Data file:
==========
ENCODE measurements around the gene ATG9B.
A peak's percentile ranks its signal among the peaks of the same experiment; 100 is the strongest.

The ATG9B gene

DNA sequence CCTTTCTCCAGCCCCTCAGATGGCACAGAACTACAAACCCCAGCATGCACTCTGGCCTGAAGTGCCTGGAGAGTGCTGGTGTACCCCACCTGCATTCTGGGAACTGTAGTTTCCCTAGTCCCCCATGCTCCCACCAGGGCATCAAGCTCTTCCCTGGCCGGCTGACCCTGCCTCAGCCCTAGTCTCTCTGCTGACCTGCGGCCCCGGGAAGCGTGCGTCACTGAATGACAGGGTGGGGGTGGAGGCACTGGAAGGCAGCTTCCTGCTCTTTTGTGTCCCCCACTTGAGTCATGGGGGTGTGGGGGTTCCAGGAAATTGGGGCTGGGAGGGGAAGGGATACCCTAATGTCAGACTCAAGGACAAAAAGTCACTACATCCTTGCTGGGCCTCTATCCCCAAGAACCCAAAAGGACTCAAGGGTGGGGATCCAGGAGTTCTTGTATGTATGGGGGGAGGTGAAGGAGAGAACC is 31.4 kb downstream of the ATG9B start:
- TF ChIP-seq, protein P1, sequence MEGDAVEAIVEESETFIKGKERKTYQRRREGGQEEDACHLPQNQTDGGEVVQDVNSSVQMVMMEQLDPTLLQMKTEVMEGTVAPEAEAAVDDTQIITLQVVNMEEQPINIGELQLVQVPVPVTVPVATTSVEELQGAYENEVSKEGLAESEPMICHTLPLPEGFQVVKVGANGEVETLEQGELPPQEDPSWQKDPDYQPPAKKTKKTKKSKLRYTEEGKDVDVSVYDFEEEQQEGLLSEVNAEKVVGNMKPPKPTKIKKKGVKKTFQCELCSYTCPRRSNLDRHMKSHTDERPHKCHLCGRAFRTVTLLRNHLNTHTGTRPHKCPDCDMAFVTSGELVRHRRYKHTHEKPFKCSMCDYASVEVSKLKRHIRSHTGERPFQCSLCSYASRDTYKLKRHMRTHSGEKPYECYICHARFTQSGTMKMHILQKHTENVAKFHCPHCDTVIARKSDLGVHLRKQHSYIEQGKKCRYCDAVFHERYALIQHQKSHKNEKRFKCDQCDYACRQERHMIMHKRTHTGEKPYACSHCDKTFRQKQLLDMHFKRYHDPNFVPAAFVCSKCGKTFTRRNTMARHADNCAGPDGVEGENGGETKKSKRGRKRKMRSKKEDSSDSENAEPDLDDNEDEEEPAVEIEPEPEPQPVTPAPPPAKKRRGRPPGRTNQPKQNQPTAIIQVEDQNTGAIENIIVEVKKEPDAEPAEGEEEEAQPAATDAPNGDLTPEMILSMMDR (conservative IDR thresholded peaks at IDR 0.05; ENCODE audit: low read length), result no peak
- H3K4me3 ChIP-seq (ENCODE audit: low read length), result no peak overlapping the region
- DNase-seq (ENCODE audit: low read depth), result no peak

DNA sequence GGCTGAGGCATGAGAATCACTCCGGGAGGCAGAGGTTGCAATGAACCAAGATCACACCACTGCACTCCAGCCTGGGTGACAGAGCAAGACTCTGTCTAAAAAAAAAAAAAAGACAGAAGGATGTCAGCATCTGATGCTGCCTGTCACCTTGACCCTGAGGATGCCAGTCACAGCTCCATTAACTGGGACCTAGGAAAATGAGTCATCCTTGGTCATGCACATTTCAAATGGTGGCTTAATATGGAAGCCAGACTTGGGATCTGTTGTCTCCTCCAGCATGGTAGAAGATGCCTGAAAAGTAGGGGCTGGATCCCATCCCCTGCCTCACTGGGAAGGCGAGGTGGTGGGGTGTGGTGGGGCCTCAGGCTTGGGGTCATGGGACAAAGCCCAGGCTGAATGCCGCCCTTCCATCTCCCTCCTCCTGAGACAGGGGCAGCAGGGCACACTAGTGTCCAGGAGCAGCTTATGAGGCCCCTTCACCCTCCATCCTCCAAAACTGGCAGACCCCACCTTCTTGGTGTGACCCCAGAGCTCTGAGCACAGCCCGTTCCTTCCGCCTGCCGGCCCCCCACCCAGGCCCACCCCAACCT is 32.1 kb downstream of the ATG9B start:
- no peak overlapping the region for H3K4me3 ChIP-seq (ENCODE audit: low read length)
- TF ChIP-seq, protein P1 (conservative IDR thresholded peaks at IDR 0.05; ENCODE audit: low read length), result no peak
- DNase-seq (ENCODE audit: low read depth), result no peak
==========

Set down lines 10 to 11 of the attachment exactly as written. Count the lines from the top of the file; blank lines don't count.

- TF ChIP-seq, protein P1 (conservative IDR thresholded peaks at IDR 0.05; ENCODE audit: low read length), result no peak
- DNase-seq (ENCODE audit: low read depth), result no peak